The **copper loss in the **transformer is equal to the I^{2}R loss. The copper loss is very important for the calculation of the transformer efficiency. The efficiency of the transformer can be improved by minimizing the **copper loss and core loss.**

In the transformer, the copper loss in the primary winding is Ip^{2}Rp, and the copper loss in the secondary winding is Is^{2}Rs loss, where I_{p} and I_{s} are primary and secondary current of transformer and R_{p} and R_{s} are resistances of primary and secondary winding respectively.

The copper loss is the wastage of power due to I^{2}R loss in the transformer winding, and the energy is wasted as heat. As both primary and secondary currents depend upon the percentage loading of the transformer, the current increases as the load on the transformer is increased. With an increase in the primary and the secondary current, the copper loss in the transformer gets increased with the load.

The copper loss is the wastage of power due to I^{2}R loss in the transformer winding, and the energy is wasted as heat. As both primary and secondary currents depend upon the percentage loading of the transformer, the current increases as the load on the transformer are increased. With an increase in the primary and the secondary current, the **copper loss in the **transformer gets increased with the load.

The copper loss value is not constant, and it varies as the load on the transformer is increased. That is why the copper loss is also called a variable loss.

The total copper loss (I^{2}R) loss in the transformer is load dependent. The copper losses are proportional to the square of the RMS current flowing in the winding and also proportional to the resistance of the winding. The resistance of the conductor varies with the rise in temperature.

The copper loss in the transformer is proportional to the square of the current flowing through the winding. When the load on the transformer is increased the copper loss varies because of the increased current and increased resistance caused by temperature rise.

The resistance value of the copper or aluminum must be corrected for the maximum permissible rise of the transformer winding at the rated capacity of the transformer. For example, the resistance of the winding measured at 30° C must be corrected for 75° C for an oil-cooled transformer.

**For copper winding,** the increased value of resistance with temperature can be calculated using the following formula.

R_{L}=R_{0} [(TL+235)/(To+235)] |

**Where,**

R_{L} = Resistance at T_{L} temperature

R_{0} = Resistance at ambient temperature

R_{L} = Operating temperature

T_{0} = Ambient temperature

**For aluminum winding,** the increased value of resistance with temperature can be calculated using the following formula.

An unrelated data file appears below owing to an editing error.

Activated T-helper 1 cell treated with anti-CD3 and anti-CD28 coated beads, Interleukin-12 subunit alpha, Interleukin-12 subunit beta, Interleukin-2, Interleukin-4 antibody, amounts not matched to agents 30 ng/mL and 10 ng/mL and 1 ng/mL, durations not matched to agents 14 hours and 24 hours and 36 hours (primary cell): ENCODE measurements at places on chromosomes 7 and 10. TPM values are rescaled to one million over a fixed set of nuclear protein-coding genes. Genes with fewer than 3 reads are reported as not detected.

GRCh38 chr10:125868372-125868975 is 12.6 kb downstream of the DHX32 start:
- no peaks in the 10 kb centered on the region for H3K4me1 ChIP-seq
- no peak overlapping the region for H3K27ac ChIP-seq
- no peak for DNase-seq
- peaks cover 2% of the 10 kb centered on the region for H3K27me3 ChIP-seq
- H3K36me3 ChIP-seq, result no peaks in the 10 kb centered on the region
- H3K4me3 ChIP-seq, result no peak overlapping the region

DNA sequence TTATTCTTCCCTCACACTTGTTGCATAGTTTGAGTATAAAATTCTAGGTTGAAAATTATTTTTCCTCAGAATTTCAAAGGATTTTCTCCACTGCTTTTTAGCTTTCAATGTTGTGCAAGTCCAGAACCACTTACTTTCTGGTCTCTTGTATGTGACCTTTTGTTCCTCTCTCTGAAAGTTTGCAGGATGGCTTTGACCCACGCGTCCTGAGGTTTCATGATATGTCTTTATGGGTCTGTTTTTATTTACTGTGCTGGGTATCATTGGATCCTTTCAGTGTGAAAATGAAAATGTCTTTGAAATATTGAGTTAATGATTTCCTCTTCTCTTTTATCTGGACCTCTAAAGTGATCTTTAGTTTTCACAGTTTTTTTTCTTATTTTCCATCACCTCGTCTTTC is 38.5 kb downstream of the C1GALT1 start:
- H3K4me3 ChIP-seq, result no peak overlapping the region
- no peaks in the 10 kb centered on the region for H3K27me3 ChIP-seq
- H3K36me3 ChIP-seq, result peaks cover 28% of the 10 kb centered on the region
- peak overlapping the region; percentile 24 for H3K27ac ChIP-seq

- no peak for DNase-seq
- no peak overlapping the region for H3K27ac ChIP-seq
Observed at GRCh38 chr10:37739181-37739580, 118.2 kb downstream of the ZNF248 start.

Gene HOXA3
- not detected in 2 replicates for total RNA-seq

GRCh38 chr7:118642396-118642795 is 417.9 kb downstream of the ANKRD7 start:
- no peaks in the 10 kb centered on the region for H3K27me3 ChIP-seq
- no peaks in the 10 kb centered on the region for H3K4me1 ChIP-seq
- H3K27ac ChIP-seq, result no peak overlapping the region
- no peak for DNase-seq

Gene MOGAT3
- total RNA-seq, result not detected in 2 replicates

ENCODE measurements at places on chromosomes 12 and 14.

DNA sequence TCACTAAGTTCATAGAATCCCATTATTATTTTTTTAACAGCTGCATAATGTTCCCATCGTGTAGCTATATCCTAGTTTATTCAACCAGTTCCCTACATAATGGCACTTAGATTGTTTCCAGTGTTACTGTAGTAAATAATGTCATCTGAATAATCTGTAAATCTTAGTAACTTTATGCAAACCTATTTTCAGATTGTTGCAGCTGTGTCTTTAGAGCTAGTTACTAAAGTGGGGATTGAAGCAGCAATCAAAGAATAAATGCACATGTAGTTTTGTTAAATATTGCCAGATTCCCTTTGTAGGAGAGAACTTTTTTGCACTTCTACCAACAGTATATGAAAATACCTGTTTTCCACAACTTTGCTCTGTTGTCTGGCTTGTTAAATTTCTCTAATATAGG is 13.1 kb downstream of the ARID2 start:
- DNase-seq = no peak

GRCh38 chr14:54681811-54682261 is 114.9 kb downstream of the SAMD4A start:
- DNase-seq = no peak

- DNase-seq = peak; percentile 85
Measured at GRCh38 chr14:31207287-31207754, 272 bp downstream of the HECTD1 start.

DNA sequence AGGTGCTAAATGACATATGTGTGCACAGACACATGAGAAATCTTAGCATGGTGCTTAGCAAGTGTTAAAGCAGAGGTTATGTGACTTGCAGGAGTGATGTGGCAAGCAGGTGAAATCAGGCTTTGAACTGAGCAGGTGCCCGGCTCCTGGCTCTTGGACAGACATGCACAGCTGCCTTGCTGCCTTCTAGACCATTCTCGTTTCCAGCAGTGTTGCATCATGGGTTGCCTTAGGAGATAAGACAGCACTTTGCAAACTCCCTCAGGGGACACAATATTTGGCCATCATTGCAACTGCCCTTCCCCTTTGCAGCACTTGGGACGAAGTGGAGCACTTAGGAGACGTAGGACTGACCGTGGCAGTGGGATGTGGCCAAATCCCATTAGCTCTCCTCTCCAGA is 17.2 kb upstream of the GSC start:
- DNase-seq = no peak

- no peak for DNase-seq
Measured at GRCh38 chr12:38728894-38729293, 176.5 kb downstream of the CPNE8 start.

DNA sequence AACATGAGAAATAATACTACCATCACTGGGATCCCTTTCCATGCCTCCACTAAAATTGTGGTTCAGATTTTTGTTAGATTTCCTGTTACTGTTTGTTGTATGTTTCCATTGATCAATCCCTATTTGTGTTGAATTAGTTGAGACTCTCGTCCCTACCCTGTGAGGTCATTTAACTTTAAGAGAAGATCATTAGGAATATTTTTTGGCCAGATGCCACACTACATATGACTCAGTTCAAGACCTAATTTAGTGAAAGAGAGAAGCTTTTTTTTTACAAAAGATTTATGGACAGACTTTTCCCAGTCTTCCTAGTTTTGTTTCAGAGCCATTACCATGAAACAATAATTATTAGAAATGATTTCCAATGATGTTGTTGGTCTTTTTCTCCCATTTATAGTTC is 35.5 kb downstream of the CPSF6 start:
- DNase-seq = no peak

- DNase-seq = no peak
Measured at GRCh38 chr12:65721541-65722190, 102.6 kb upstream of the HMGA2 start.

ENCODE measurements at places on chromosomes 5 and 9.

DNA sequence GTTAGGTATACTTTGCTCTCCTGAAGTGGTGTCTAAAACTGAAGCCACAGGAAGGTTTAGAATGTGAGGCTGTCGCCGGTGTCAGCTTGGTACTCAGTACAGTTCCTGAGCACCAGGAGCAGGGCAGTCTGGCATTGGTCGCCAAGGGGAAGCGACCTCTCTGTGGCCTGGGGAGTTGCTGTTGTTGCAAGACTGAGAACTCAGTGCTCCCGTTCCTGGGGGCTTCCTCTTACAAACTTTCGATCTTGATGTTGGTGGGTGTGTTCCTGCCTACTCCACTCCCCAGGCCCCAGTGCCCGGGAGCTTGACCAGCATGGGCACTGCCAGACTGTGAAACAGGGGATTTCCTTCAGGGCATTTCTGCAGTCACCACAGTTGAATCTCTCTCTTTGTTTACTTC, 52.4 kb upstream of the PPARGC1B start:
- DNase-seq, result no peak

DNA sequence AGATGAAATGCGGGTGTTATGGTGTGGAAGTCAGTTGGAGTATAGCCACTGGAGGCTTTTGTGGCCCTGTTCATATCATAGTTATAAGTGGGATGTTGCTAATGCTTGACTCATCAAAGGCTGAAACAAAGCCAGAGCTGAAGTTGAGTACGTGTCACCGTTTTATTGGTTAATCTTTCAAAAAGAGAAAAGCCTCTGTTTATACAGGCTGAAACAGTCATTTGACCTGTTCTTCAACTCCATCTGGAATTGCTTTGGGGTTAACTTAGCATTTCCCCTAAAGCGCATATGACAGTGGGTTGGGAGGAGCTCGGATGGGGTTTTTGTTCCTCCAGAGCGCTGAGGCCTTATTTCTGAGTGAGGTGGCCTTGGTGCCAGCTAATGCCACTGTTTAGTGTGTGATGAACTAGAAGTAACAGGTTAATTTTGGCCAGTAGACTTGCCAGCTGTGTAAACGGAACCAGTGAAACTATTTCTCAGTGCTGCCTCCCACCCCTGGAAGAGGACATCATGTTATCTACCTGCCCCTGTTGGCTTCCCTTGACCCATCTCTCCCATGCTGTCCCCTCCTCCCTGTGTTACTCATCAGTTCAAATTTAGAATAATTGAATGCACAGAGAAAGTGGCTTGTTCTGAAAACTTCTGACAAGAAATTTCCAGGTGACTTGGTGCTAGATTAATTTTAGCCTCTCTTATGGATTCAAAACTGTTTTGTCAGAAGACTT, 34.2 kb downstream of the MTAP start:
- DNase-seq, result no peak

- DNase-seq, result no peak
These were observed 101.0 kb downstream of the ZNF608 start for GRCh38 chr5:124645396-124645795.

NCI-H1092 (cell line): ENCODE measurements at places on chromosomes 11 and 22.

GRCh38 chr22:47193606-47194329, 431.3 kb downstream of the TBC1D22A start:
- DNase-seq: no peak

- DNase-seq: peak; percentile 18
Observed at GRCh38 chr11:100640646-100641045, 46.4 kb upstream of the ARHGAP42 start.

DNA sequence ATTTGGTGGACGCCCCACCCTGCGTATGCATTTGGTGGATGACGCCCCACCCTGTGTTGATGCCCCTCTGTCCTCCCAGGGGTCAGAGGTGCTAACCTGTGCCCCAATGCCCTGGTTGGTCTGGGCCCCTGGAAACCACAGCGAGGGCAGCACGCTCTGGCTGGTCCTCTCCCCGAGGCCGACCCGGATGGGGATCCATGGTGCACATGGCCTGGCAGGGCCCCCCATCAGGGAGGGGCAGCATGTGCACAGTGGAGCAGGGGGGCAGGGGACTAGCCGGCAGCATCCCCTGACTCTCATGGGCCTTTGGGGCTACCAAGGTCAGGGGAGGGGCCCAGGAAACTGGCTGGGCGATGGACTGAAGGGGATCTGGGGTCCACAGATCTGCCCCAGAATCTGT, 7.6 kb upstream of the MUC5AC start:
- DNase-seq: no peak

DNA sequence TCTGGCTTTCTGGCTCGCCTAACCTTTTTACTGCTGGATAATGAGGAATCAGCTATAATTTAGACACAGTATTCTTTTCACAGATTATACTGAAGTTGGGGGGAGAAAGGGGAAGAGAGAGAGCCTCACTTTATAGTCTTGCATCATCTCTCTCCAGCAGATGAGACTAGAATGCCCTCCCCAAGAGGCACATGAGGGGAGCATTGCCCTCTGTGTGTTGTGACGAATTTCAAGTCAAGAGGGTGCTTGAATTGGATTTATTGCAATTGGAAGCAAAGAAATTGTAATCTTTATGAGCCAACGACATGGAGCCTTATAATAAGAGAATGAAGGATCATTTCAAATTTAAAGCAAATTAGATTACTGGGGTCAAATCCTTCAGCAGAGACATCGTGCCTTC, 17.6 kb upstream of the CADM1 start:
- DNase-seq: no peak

R_{L}=R_{0}[(T_{L}+225)/(T_{o}+225)] |

Read More : No Load Losses in Transformer |

**Example on increase of resistance with temperature**

Let the resistance of three HV winding of the transformer is 0.967 Ω,0.968 Ω, and 0.967 Ωat 23.8° C. The average HV winding resistance per phase at 23.8°C is;

=(0.967+0.968+0.967)/3 =0.967 Ω

The average HV winding resistance per phase at 75°C is;

R_{L }= R_{0} * [(TL+235)/(To+235)]

R_{75 }= 0.967 * [(75+235)/(23.8+235)]

= 0.967 * [(75+235)/(23.8+235)

R_{75 }= 1.159 Ω

**Percentage increase in resistance**

=(1.159-0.967)/0.967 *100

= 19.85%

From the above calculation, it is clear that the resistance increases with an increase in temperature caused by the flow of current in a conductor.

Read More : Effect of Temperature on Resistance |

**Copper Loss with Transformer Loading**

**Example on Copper Loss**

The full load copper loss of a transformer is 1000 watts, the copper loss at half load(50% Load) will be;

P_{cu }= ( % Load/100)^{2} x P

= ( 50/100)^{2} x 1000

= ( 1/2)^{2} x 1000

= 1/4 x 1000**P _{cu }= 250 Watts**

Thus the copper loss of the transformer at 50 % load is equal to the 1/4 th of the full load copper loss.

**The copper loss at 3/4 th load is equal to**

P_{cu} = (3/4)^{2 } x 1000 = 562.5 Watts

**The copper loss at 1/4 th load is equal to**

P** _{cu}** = (1/4)

^{2 }x 1000 = 62.5 Watts

For a given transformer,the manufacturer can supply values for no-load loss, P_{no-load}, and load loss, P_{LOAD}.

The total transformer loss, P_{total}, at any load level can then be calculated from;

P_{total }= P_{no-load}+ (% load/100)^{2 }x P_{Load} |

**Where,**

_{P no- load = No- load loss ( constant loss)}% Load = load on transformer

Pload = Copper loss at rated full load

**How to Minimize Copper Loss in a Transformer**

The copper loss can be reduced by use of copper wire of proper gauge for transformer winding. The thicker wire has less resistance and the lower copper loss. The large cross-sectional area conductor winding should be used for minimization of the copper loss.

The wire used for transformer winding is chosen of high conductivity. The copper wire has less resistance hence it has less copper loss as compared to the aluminum conductor.

The copper loss can be minimized by vacuum pressure impregnation of the transformer. The transformer winding is kept in vacuum and high pressure varnish is passed sp that air gaps if any gets filled.

The transformer which is used for high frequency application needs to be designed in such a way to have lower skin and proximity effect. The conductor area reduces due to skin and proximity effect and thus, the resistance of the conductor gets increased and it offers higher copper loss.

_{Related Posts on Transformer:}

**No Load Losses in Transformer****Difference between Copper Loss and Iron Loss****Eddy Current Loss Formula Derivation****Eddy Current Loss**